The one thing I love about the Puritans is they seem to break themselves free of this thing that still holds us captive. I’ve talked to some of you and I’ve seen the captivity. I’ve heard the captivity in your words. It’s the idea that the Christian life, that the Christian life is still somehow divided up into secular and sacred. That there are certain things in your life that are sacred… and then when you get out of Sunday, on Monday, you go back to the secular… If you are a Christian, you cannot say that. I don’t care if you work in a factory, putting tops on bottles–there is no such thing as a secular job. You don’t even have a secular moment in your life, and that is one of the problems. That is why your joy is so hindered. That is why the purpose in your life seems to be, well, at least vague–almost nonexistent. Because you don’t see that if you’re Christian… everything is inside here [in the kingdom of God]. Nothing is secular. Everything is sacred…

I love Keltic hymns. Why? Because they were pagans… Prior to the coming of Christianity, these guys were pagans. They’re worshipping their bow, they’re worshipping water, they’re worshipping trees and stars, they’re pantheists, I mean they’re wild men in the woods–especially the Irish… But what happened when they became Christians? They stopped worshipping all those things but they saw in all those things the glory of God. So that they sang in their hymns about wind blowing through a meadow, about stars being set on fire by the power of God, about trees and rivers and everything, because everywhere they looked, they no longer saw a pantheistic view of the world, but everywhere they looked, they saw the power of God.

Someone asked me, “So when do you know you’re starting to grow in Christ with regard to devotion, piety and worship?” I said, “When you can be walking around, walking down a lane in the country and come to a small pool of muddy water and see a bunch of tadpoles swimming around in there and fall down on your knees and worship at the glory of God. When you can look at the back of a leaf and see the veins running through there that brings sap to that thing and make it green, and it causes you almost to tremble with fear at the power and the wisdom of the one who could do such a thing–you are starting to grow in Christ.” And we have missed it! We’ve missed it!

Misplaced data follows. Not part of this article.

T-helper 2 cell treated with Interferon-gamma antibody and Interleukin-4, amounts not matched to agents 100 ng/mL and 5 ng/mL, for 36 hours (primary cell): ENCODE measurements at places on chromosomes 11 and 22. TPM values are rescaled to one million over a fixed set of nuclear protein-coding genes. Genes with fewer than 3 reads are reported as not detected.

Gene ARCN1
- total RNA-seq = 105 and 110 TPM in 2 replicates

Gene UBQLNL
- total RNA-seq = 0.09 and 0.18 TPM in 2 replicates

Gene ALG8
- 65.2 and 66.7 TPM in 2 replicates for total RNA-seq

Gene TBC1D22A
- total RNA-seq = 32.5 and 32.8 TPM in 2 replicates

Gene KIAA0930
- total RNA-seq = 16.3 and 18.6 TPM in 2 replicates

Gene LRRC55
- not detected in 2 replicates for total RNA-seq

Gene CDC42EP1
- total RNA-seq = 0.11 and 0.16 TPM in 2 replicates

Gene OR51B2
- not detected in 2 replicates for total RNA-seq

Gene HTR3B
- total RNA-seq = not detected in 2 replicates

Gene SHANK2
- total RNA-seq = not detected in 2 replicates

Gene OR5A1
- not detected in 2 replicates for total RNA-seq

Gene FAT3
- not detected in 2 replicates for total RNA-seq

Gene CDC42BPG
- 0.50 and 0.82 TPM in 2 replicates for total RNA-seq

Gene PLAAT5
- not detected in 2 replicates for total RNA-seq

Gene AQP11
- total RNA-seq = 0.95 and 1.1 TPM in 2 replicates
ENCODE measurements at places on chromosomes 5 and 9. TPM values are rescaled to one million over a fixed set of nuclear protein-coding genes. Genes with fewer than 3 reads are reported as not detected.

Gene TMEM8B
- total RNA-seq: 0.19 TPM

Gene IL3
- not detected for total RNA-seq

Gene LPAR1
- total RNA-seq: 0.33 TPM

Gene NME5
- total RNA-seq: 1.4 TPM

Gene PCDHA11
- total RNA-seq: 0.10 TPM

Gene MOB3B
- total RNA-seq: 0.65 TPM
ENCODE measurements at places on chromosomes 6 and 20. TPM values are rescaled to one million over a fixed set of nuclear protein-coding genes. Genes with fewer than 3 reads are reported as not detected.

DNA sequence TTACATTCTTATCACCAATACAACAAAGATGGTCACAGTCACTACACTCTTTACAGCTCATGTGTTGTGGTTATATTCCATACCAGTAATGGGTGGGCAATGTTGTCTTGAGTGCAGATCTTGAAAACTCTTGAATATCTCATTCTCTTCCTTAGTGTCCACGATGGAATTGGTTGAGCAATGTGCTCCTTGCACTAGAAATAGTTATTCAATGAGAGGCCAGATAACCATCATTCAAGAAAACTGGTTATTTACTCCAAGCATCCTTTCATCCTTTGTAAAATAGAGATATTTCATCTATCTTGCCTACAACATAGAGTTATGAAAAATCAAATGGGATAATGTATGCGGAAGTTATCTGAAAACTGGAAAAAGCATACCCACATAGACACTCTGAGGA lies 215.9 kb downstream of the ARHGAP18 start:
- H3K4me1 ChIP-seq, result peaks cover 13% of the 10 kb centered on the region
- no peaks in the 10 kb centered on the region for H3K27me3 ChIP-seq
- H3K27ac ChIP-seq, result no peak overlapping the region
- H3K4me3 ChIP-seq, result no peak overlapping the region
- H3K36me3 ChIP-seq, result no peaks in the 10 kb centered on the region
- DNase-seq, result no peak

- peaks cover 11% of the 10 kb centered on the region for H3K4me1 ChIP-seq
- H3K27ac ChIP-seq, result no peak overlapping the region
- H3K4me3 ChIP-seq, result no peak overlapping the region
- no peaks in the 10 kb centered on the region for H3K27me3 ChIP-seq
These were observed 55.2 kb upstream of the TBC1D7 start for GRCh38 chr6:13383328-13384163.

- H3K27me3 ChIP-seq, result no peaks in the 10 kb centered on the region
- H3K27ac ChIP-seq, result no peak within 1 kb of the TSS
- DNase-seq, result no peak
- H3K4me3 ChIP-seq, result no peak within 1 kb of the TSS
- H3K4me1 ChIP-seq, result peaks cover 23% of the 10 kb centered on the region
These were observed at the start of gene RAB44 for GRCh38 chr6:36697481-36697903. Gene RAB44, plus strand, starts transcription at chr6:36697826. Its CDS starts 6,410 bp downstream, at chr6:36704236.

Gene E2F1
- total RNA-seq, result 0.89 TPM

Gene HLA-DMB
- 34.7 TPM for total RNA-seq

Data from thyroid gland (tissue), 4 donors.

Miss it no more, my brothers and sisters.

“He breaks the power of canceled sin, He sets the prisoner free. His blood can make the foulest clean, His blood availed for me. He speaks and listening to His voice, new life the dead receive; the mournful, broken hearts rejoice, the humble poor believe. Hear Him, ye deaf; His praise, ye dumb, your loosened tongues employ. Ye blind, behold your Savior come, and leap, ye lame, for joy.”

O for a thousand tongues to sing my great Redeemer’s praise.

So, trudge deeper into that cold river and sift for gold; delve deeper into that cave and mine for diamonds. Look around you with eyes de-scaled and behold the grandeur of God… and worship.

Do you love carpet? Desk? Lamp? Do you love the lamp?!?! What a glorious God to illuminate weak and feeble human minds to design such technology. What a glorious God to inspire hearts to make such beautiful designs. What glory–behold the God so awesome and powerful and fearful and see the God who takes away the sins of the world.


Posted September 10, 2009 by Mitchell J. Kim in Uncategorized

One response to “I love lamp! I love lamp!

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  1. paul washer is good 🙂